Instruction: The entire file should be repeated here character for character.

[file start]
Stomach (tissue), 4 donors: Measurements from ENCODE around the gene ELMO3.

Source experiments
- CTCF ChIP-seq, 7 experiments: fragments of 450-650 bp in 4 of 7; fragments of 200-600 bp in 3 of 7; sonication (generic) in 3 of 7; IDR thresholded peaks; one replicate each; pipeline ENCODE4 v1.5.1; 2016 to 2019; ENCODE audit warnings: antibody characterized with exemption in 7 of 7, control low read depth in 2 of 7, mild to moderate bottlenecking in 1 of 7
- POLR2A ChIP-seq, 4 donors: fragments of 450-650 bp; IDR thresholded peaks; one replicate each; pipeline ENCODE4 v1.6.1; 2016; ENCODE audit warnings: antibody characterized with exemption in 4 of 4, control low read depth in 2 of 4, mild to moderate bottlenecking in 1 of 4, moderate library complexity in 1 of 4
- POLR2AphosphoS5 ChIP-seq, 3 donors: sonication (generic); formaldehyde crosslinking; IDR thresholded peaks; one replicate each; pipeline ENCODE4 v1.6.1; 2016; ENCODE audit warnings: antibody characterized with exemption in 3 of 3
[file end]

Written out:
Stomach (tissue), 4 donors: Measurements from ENCODE around the gene ELMO3.

Source experiments
- CTCF ChIP-seq, 7 experiments: fragments of 450-650 bp in 4 of 7; fragments of 200-600 bp in 3 of 7; sonication (generic) in 3 of 7; IDR thresholded peaks; one replicate each; pipeline ENCODE4 v1.5.1; 2016 to 2019; ENCODE audit warnings: antibody characterized with exemption in 7 of 7, control low read depth in 2 of 7, mild to moderate bottlenecking in 1 of 7
- POLR2A ChIP-seq, 4 donors: fragments of 450-650 bp; IDR thresholded peaks; one replicate each; pipeline ENCODE4 v1.6.1; 2016; ENCODE audit warnings: antibody characterized with exemption in 4 of 4, control low read depth in 2 of 4, mild to moderate bottlenecking in 1 of 4, moderate library complexity in 1 of 4
- POLR2AphosphoS5 ChIP-seq, 3 donors: sonication (generic); formaldehyde crosslinking; IDR thresholded peaks; one replicate each; pipeline ENCODE4 v1.6.1; 2016; ENCODE audit warnings: antibody characterized with exemption in 3 of 3